Over the past 40 years, the improvement on advanced warning for tornadoes in the United States has improved markedly. Back in the late 70s and early 80s, warning lead times only averaged about 3 minutes, whereas today they are closer to 13 to 14 minutes. Even with this improvement in lead time, though, there are still a significant number of “false alarm” tornado warnings that occur each year, with around 70% of all tornado-warned storms failing to produce a tornado. A recent study by researchers from Penn State and Stony Brook Universities, as well as the National Weather Service, delves into radar data from the latest generation of polarimetric radar to see if the size, shape, and location of raindrops in a supercell thunderstorm can help better differentiate between storms that produce tornadoes and those that do not.
The latest generation of weather radars across the U.S. transmit radio waves that vibrate, not only in the horizontal direction (as most radars have since their invention), but also in the vertical direction, too. These polarimetric or dual-pol radars are thus able to distinguish, not only how heavy precipitation is, but also the size, shape, and type of radar targets, be they droplets, crystals, hail, insects, etc. After analyzing dual-pol radar data from hundreds of rotating supercell thunderstorms across the country, the research team found a noticeable pattern that distinguishes which ones tend to produce tornadoes. This difference deals with the location of regions with large, sparse raindrops and regions more dense with smaller drops. In tornado-producing supercells, these two regions of the storm are oriented more perpendicular to the storm's motion, while in non-tornado-producing supercells they are oriented more parallel.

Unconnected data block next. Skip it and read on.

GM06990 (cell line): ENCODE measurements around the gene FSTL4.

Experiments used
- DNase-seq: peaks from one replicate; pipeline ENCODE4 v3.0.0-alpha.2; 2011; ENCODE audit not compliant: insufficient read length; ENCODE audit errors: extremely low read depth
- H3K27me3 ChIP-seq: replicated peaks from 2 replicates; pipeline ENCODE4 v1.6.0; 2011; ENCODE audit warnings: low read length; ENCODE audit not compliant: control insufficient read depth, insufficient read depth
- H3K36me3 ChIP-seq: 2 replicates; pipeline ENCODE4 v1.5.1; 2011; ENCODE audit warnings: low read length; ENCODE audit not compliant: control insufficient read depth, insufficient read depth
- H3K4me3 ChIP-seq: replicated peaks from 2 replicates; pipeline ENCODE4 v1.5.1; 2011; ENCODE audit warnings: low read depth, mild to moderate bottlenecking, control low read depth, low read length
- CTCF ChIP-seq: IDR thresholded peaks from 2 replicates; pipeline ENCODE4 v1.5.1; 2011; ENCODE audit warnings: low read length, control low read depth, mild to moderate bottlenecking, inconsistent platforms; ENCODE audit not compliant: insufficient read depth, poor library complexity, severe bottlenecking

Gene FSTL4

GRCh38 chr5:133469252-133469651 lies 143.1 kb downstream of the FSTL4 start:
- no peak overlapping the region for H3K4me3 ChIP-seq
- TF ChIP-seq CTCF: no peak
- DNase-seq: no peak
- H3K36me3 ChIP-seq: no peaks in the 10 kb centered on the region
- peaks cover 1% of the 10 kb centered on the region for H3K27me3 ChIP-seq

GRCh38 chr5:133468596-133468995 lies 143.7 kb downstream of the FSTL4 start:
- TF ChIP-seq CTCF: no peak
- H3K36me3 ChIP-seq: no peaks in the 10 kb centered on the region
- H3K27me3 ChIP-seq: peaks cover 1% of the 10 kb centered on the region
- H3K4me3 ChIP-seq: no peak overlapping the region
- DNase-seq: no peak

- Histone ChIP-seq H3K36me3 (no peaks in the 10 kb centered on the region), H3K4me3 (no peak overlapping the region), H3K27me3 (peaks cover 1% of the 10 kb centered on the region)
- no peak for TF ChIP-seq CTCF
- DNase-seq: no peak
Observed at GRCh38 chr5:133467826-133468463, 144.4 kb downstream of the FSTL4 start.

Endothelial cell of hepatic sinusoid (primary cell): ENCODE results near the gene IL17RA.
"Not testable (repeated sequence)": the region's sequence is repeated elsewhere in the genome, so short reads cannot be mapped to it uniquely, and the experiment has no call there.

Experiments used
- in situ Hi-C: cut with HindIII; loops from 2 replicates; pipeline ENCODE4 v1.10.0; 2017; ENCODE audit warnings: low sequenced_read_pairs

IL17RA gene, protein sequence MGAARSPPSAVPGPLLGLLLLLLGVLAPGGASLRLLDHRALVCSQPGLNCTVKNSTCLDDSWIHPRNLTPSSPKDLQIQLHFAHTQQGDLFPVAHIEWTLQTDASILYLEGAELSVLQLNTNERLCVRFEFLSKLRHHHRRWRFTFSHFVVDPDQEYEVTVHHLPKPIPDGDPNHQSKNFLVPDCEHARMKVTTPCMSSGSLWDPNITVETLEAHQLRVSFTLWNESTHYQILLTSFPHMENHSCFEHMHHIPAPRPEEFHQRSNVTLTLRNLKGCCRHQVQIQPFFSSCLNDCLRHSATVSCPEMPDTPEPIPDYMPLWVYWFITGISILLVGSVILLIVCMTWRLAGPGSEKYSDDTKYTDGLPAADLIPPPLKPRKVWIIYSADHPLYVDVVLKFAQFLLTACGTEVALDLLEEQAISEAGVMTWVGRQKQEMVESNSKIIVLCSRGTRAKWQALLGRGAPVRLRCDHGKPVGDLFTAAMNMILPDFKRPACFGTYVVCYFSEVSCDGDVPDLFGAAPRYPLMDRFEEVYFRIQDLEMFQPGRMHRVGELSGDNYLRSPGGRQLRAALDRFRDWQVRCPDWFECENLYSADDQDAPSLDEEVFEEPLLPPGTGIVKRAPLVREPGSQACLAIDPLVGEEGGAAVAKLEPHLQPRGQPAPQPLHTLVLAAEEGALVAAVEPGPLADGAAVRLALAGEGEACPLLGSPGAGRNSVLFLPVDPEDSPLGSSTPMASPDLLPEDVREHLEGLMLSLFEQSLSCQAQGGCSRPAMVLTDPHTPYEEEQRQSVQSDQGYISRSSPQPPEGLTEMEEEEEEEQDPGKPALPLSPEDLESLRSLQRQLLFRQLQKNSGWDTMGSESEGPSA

In the course of this study, the research team created a computer algorithm which can analyze live radar data and provide feedback to meteorologists on the likelihood a certain storm will produce a tornado based on these latest findings. Although more research will have to be done, both on simulated supercells in the computer domain and on real-world storm events, the researchers hope this new algorithm may one day serve as one more tool to cut down on tornado false alarms and improve tornado warning lead times.